Harwood Heights’ Jack Ryan prepares for national baseball showcase – Chicago Tribune
Playing baseball at the national level as both a 12- and 13-year-old has opened Jack Ryan’s eyes.
“I’ve learned that you have to be a lot more focused. It takes a lot to stay focused on every pitch but it’s important,” he said. “Self-confidence is also very important, and playing at that level has made me realize what I actually can do.”
One year after playing for USA Baseball’s 12U National Team that won a gold medal at the World Cup in Taiwan, the Harwood Heights resident has been invited to play in the 2016 Ripken Futures Game in Aberdeen, Md.
The 24-player roster was selected by a committee that includes personnel from Ripken Baseball and USA Baseball. The game will be broadcast live on MLB.com at 3 p.m. Saturday, Aug. 6, and Bill Ripken, the former Major League Baseball player and younger brother of Cal Ripken Jr., will provide commentary.
“It’s just pretty cool to be recognized,” Ryan said.
During last year’s U12 Baseball World Cup tournament, Ryan batted .545 and led all players at the 12-nation tournament with three home runs and a 1.091 slugging percentage. He also hit a game-tying RBI double and a home run to help the U.S. beat Chinese Taipei 7-2 in the final.
Ryan’s father, Mike, is the owner-operator of Fastball USA baseball academy in Schaumburg. Mike Ryan sees clear benefits to the upcoming Ripken Futures game, where Jack Ryan will play against some of the best players in the country.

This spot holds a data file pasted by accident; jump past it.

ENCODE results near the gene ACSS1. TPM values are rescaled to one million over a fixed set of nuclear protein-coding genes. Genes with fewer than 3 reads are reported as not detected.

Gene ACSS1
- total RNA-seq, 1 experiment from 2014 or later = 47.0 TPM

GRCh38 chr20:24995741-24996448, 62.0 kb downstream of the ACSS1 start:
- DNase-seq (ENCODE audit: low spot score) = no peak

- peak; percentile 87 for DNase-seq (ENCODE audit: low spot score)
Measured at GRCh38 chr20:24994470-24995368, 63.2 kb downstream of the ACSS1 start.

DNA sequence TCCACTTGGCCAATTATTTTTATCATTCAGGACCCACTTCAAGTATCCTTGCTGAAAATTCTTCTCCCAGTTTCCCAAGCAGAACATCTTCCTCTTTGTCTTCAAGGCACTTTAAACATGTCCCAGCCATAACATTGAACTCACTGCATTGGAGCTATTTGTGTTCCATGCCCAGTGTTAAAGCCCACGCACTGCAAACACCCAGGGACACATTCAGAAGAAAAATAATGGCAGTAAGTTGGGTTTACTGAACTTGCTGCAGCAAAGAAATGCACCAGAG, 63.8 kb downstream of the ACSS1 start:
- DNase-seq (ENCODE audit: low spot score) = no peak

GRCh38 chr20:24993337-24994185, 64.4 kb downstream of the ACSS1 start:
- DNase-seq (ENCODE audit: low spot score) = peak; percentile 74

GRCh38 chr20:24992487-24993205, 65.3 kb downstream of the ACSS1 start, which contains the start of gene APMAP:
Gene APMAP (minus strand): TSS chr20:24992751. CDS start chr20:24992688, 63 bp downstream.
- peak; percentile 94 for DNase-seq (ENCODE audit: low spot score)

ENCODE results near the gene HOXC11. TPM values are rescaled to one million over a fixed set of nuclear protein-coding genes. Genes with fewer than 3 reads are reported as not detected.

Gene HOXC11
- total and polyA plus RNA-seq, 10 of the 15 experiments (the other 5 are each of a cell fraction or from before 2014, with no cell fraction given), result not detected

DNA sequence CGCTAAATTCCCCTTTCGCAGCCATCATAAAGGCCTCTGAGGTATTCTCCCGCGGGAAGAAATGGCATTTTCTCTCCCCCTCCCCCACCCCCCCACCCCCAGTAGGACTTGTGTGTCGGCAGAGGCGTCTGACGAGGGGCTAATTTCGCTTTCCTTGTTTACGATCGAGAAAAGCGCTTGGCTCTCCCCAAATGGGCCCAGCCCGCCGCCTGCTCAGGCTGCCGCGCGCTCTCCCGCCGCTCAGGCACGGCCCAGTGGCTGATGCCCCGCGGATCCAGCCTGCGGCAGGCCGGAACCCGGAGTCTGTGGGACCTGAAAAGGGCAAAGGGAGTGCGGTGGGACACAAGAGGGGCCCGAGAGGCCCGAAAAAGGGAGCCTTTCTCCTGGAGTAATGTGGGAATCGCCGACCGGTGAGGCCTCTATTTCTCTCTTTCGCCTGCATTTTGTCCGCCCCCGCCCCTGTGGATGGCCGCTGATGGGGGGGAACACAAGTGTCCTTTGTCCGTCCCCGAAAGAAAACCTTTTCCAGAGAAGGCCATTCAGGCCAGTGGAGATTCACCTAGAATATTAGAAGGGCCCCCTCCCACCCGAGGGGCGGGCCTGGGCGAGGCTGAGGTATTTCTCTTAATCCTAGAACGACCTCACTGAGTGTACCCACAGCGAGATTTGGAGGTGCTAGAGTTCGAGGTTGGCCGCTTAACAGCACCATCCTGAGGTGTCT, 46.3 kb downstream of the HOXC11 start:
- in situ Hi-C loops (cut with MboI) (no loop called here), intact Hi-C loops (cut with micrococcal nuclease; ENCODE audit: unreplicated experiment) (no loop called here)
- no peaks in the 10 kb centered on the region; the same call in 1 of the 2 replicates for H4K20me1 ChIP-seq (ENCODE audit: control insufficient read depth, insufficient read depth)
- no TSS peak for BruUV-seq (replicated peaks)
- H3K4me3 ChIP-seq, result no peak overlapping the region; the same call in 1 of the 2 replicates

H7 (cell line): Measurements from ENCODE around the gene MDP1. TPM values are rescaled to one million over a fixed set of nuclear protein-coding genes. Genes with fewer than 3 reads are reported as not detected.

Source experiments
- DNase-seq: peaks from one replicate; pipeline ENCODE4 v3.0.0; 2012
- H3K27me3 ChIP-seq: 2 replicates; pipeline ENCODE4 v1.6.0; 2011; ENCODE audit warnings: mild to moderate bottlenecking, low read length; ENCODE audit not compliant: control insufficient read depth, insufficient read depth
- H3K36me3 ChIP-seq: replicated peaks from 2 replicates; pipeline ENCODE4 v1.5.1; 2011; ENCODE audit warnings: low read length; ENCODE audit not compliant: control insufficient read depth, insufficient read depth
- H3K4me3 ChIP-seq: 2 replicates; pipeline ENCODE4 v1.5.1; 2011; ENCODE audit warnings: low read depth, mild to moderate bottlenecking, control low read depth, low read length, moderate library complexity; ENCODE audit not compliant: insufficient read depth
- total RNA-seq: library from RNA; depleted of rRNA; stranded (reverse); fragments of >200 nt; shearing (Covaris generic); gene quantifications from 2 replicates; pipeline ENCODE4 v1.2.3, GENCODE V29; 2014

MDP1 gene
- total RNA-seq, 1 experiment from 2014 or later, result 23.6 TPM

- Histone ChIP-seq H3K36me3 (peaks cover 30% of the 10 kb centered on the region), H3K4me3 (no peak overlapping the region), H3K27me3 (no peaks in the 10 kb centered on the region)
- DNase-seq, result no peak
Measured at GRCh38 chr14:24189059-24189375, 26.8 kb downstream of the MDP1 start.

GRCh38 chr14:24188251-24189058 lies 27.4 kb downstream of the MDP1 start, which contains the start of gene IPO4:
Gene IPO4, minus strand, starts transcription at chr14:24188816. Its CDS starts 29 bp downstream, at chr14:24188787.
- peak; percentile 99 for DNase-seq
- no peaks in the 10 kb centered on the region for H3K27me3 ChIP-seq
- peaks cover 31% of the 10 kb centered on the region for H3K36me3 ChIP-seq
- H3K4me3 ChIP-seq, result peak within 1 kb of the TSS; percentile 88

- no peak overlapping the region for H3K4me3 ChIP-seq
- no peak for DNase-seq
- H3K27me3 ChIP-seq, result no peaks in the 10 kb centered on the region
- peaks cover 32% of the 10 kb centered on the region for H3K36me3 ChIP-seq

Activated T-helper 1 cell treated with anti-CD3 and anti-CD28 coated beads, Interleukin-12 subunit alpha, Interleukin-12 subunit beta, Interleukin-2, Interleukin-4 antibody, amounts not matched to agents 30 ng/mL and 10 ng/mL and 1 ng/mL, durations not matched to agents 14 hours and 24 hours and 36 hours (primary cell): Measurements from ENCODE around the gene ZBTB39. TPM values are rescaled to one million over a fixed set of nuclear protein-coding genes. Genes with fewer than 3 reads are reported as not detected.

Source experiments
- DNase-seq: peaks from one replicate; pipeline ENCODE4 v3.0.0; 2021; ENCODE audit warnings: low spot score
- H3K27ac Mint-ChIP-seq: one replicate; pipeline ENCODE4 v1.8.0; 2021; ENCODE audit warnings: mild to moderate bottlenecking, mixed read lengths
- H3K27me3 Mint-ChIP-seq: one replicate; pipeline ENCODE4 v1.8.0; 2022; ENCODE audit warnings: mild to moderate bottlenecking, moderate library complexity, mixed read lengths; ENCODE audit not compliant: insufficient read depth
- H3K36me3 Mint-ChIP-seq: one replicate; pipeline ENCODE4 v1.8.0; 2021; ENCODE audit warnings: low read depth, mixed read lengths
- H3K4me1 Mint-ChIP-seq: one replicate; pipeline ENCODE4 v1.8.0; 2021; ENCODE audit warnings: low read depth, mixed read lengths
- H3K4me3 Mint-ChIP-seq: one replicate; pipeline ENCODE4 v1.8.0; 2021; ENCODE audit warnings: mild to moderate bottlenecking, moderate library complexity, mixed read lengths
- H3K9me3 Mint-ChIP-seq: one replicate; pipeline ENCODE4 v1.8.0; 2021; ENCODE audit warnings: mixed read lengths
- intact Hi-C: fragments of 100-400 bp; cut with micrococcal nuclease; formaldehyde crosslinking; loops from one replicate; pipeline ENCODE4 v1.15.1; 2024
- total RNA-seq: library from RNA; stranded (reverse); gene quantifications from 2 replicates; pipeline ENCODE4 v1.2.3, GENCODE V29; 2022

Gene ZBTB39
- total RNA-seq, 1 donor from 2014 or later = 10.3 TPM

“The biggest thing is that the experience motivates him,” Mike Ryan said. “He realized last year that he could play at that level and he saw the things that he needed to work on. He’s definitely not satisfied.
“He’s happy to be recognized as one of the best young players but he wants to keep working hard towards being recognized as one of the best 17- or 18-year-old players in the country.”
Jack Ryan could have played U13 summer baseball this year but opted instead to play against older children at the U14 level. Some of the players he played with and against were nearly 15 years old, which pushed him to play his best in order to compete.
“Hitting a 15-year-old’s curveball is tough,” Jack Ryan said. “It’s thrown harder, it’s harder to pick up, and it breaks more. But it’s good practice.”
Field dimensions also change from 13U to 14U baseball, which plays on a larger, high school-sized field.
“Those little league home runs aren’t leaving the park at the 14U level,” Mike Ryan said. “So Jack will have a couple years of playing on a high school-sized diamond before he gets to high school, which will help him.”
Playing and training with older players since he was very young has also helped instill a strong work ethic in Jack Ryan, but what Mike Ryan said he appreciates most in his son is the way he carries himself.
Mike Ryan and his staff at Fastball USA stress the importance of being a good teammate, always hustling and having a good attitude.
“Part of it is picking people up, because it’s not about yourself,” Jack Ryan said. “It’s a team thing. And even the best players fail and make mistakes, so I try not to get down about mistakes when they happen.”
Intangibles like attitude and approach played a role in Ripken Baseball’s selection of Jack Ryan and Plainfield’s Michael Ascencio as the only players chosen from Illinois.
“We selected Michael and Jack based on more than just skill,” said John Bramlette, executive vice president of amateur baseball and growth for Ripken Baseball. “We looked at their behavior on and off of the field, including their sportsmanship and how they carry themselves as a teammate.”
Gary Larsen is a freelance reporter for Pioneer Press.